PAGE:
Lee C, Vernez Moudon A: Correlates of walking for transportation or recreation purposes. J Phys Act Health. 2006, 3 (2006): S77-S98.
Suminski RR, Poston WS, Petosa RL, Stevens E, Katzenmoyer LM: Features of the neighborhood environment and walking by U.S. adults. Am J Prev Med. 2005, 28 (2): 149-155. 10.1016/j.amepre.2004.09.009.
Owen N, Cerin E, Leslie E, duToit L, Coffee N, Frank LD, Bauman AE, Hugo G, Saelens BE, Sallis JF: Neighborhood walkability and the walking behavior of Australian adults. Am J Prev Med. 2007, 33 (5): 387-395. 10.1016/j.amepre.2007.07.025.
Sugiyama T, Neuhaus M, Cole R, Giles-Corti B, Owen N: Destination and route attributes associated with adults’ walking: a review. Med Sci Sports Exerc. 2012, 44 (7): 1275-1286. 10.1249/MSS.0b013e318247d286.
Stockard J, Kelly-Schwartz A, Schlossberg M, Doyle S: Active community environments and health: the relationship of walkable and safe communities to Individual’s health. J Am Plann Assoc. 2006, 72 (1): 19-31. 10.1080/01944360608976721.
Frank LD, Sallis JF, Conway TL, Chapman JE, Saelens BE, Bachman W: Many pathways from land use to health: Associations between neighborhood walkability and active transportation, body mass index, and air quality. J Am Plann Assoc. 2006, 72 (1): 75-87. 10.1080/01944360608976725.
Van Dyck D, Cardon G, Deforche B, Sallis JF, Owen N, De Bourdeaudhuij I: Neighborhood SES and walkability are related to physical activity behavior in Belgian adults. Prev Med. 2010, 50 (Suppl 1): S74-S79.
Boer R, Zheng Y, Overton A, Ridgeway GK, Cohen DA: Neighborhood design and walking trips in ten U.S. Metropolitan areas. Am J Prev Med. 2007, 32 (4): 298-304. 10.1016/j.amepre.2006.12.012.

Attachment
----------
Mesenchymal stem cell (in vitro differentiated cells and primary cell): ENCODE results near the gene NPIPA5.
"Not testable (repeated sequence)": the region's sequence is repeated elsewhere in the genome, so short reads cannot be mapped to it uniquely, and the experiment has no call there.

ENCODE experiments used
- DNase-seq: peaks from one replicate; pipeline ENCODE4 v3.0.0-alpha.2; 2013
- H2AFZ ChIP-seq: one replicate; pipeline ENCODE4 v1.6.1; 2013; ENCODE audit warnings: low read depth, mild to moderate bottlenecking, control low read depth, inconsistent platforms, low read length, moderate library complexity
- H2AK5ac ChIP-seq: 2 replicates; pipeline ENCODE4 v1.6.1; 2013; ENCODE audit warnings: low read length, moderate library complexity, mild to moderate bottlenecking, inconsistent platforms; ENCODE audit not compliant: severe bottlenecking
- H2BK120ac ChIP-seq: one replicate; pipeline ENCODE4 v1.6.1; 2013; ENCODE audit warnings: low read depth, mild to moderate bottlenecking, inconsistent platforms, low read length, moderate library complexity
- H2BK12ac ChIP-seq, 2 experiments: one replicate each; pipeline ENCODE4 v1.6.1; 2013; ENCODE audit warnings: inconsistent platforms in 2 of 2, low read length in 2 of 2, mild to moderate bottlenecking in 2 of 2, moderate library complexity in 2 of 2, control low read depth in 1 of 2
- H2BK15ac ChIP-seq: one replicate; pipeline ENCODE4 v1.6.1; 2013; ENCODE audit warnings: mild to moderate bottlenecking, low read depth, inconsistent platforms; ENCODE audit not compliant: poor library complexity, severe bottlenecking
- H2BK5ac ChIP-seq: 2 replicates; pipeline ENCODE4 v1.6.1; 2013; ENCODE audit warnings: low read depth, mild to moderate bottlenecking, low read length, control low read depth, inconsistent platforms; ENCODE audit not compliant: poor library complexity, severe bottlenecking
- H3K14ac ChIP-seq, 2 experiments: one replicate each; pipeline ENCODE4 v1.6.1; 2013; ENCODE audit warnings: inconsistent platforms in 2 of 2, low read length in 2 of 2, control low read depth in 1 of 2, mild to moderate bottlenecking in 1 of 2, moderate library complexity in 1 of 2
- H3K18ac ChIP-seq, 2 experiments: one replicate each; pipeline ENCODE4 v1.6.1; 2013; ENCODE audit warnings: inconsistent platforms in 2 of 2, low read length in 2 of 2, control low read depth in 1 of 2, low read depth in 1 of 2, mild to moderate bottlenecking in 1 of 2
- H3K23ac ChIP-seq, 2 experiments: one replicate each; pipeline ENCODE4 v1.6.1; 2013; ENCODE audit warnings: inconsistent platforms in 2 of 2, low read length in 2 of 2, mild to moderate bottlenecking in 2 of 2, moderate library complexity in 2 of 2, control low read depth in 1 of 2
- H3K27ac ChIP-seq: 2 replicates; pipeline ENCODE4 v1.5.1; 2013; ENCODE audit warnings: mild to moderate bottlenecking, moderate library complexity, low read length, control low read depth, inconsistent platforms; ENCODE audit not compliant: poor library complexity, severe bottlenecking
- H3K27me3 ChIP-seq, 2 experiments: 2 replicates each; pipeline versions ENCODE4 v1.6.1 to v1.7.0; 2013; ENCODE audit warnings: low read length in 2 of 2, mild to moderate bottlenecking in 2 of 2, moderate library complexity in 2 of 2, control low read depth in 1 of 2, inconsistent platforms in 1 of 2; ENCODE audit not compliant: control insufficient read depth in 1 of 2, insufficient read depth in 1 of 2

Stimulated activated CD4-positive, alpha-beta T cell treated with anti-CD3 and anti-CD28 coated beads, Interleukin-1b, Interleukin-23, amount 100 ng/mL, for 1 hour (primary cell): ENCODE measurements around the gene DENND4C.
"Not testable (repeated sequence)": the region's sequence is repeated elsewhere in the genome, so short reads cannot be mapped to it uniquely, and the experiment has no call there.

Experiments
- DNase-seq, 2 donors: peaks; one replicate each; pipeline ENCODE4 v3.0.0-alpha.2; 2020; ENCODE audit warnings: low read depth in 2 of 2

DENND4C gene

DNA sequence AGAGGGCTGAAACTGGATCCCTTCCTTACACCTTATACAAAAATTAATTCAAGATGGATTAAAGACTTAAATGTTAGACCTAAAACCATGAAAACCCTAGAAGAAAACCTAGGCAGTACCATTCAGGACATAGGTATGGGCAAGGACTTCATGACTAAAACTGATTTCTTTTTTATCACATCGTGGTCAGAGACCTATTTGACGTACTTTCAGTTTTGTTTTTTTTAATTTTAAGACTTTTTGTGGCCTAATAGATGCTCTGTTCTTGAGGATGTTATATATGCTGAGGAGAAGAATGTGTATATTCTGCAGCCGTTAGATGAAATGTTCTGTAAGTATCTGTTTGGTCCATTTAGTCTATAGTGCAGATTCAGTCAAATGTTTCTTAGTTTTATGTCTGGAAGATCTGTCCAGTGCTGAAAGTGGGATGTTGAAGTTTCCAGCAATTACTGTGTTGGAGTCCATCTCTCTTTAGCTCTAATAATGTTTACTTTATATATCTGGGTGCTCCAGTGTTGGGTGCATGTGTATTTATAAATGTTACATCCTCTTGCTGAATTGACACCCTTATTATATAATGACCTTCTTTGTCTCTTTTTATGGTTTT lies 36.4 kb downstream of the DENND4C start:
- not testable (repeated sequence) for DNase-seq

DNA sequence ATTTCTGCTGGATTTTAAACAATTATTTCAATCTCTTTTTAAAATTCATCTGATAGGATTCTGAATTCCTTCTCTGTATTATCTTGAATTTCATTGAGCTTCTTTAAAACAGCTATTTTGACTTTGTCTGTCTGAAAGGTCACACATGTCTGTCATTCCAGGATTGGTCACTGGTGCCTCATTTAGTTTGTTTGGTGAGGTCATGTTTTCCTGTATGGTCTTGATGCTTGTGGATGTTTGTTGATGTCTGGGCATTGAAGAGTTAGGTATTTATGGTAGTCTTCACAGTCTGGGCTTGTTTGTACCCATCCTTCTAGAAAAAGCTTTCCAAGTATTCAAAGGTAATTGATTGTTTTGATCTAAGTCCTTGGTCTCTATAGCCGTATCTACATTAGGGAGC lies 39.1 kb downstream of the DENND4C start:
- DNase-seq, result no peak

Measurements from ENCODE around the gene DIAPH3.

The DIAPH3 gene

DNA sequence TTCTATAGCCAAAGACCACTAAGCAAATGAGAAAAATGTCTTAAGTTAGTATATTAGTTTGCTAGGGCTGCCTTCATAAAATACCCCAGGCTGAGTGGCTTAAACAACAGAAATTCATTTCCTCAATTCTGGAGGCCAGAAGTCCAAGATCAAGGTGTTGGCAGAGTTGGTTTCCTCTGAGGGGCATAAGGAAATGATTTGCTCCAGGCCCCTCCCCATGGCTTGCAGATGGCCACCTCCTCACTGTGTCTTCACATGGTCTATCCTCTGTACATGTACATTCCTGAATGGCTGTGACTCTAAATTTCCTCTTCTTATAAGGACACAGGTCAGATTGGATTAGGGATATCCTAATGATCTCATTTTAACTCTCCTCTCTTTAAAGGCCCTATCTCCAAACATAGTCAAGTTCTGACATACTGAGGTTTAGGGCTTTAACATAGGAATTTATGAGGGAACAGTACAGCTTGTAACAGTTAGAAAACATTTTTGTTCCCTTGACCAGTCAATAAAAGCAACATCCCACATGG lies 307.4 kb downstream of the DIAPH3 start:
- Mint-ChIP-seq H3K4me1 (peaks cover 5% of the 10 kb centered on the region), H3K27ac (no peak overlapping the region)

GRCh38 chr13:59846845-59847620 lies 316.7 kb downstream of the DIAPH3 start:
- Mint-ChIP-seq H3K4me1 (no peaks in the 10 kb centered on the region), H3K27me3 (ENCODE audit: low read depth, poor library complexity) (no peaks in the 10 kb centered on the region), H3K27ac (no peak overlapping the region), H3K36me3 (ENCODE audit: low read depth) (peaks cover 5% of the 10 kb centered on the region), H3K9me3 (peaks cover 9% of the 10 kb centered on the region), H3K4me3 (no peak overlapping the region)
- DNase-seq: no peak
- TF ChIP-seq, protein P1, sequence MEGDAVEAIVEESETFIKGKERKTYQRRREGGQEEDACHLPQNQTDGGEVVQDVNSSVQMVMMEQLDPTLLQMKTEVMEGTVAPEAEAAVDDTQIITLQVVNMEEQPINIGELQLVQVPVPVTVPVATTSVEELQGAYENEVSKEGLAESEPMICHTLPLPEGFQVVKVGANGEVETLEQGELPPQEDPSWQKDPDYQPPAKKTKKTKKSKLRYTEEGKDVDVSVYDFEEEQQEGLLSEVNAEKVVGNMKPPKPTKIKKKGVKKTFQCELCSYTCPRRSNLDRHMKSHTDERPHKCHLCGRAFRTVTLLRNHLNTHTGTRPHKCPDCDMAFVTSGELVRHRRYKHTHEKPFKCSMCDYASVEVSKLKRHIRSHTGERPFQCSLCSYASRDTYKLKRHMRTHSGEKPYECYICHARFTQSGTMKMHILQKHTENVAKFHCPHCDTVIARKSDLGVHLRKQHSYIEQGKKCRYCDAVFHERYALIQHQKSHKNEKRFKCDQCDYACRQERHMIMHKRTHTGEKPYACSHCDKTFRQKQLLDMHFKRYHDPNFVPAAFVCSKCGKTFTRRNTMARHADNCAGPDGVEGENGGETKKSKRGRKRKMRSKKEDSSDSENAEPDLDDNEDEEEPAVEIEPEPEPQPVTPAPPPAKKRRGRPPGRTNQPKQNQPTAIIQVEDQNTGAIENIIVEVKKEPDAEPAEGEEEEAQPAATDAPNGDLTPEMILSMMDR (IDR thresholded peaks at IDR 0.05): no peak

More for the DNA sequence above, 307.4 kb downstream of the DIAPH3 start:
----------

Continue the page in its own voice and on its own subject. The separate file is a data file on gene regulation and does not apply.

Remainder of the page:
Carver A, Timperio A, Hesketh K, Crawford D: Are safety-related features of the road environment associated with smaller declines in physical activity among youth?. J Urban Health. 2010, 87 (1): 29-43. 10.1007/s11524-009-9402-3.
Gebel K, Bauman AE, Sugiyama T, Owen N: Mismatch between perceived and objectively assessed neighborhood walkability attributes: prospective relationships with walking and weight gain. Health Place. 2011, 17 (2): 519-524. 10.1016/j.healthplace.2010.12.008.
Lee IM, Ewing R, Sesso HD: The built environment and physical activity levels: the Harvard Alumni Health Study. Am J Prev Med. 2009, 37 (4): 293-298. 10.1016/j.amepre.2009.06.007.
McConville ME, Rodriguez DA, Clifton K, Cho G, Fleischhacker S: Disaggregate land uses and walking. Am J Prev Med. 2011, 40 (1): 25-32. 10.1016/j.amepre.2010.09.023.
Rodriguez DA, Evenson KR, Diez Roux AV, Brines SJ: Land use, residential density, and walking. The multi-ethnic study of atherosclerosis. Am J Prev Med. 2009, 37 (5): 397-404. 10.1016/j.amepre.2009.07.008.
Sehatzadeh B, Noland RB, Weiner MD: Walking frequency, cars, dogs, and the built environment. Trans Res Part A. 2011, 45 (8): 741-754.
Bopp M, Wilcox S, Laken M, Butler K, Carter RE, McClorin L, Yancey A: Factors associated with physical activity among African-American men and women. Am J Prev Med. 2006, 30 (4): 340-346. 10.1016/j.amepre.2005.11.007.
Hooker SP, Wilson DK, Griffin SF, Ainsworth BE: Perceptions of environmental supports for physical activity in African American and white adults in a rural county in South Carolina. Prev Chronic Dis. 2005, 2 (4): A11.